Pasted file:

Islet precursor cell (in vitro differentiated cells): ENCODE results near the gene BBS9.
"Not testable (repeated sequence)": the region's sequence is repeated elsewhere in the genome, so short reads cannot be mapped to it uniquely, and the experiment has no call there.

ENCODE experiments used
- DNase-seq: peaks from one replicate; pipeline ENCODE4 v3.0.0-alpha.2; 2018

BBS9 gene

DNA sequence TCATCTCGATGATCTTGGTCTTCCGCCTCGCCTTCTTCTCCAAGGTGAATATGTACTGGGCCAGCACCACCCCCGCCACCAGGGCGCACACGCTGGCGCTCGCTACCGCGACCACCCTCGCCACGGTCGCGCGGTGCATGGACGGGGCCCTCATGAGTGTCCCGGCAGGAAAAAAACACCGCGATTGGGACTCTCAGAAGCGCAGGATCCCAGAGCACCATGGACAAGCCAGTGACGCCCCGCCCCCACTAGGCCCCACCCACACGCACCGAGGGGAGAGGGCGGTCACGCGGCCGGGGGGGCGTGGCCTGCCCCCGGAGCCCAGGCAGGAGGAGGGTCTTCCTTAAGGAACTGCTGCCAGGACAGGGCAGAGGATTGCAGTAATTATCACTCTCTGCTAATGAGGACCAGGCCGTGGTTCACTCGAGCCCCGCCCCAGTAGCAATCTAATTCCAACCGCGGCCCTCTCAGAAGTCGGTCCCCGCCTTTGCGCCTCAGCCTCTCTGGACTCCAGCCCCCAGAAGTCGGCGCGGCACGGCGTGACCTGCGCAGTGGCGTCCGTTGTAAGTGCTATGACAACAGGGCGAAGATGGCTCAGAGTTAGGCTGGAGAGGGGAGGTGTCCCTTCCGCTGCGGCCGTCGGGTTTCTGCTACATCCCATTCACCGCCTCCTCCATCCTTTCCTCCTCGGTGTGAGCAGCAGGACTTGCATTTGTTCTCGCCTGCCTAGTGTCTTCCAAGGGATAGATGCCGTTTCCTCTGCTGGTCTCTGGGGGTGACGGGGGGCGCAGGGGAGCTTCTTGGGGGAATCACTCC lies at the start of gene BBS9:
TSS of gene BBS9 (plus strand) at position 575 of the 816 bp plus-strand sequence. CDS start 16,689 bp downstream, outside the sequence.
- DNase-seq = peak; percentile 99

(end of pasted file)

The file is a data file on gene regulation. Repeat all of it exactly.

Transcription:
Islet precursor cell (in vitro differentiated cells): ENCODE results near the gene BBS9.
"Not testable (repeated sequence)": the region's sequence is repeated elsewhere in the genome, so short reads cannot be mapped to it uniquely, and the experiment has no call there.

ENCODE experiments used
- DNase-seq: peaks from one replicate; pipeline ENCODE4 v3.0.0-alpha.2; 2018

BBS9 gene

DNA sequence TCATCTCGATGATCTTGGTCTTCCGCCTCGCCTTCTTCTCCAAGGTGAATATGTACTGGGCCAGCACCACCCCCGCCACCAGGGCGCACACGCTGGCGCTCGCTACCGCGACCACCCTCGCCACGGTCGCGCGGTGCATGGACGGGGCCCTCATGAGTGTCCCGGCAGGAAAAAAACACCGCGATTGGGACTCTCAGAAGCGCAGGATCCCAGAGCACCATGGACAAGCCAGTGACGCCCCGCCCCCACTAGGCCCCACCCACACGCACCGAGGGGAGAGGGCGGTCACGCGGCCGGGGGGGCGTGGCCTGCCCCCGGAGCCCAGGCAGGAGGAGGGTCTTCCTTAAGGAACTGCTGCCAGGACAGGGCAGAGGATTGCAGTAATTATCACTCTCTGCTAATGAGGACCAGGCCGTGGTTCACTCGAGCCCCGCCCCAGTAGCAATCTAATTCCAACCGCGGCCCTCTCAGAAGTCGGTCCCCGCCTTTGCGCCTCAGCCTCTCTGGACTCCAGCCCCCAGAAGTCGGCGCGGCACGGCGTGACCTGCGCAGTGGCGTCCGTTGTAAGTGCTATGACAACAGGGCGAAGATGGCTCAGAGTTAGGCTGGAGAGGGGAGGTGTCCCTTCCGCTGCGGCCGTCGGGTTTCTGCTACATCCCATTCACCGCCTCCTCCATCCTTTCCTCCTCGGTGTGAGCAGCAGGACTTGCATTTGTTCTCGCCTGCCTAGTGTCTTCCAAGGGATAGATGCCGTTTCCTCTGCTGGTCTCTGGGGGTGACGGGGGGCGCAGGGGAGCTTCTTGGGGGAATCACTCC lies at the start of gene BBS9:
TSS of gene BBS9 (plus strand) at position 575 of the 816 bp plus-strand sequence. CDS start 16,689 bp downstream, outside the sequence.
- DNase-seq = peak; percentile 99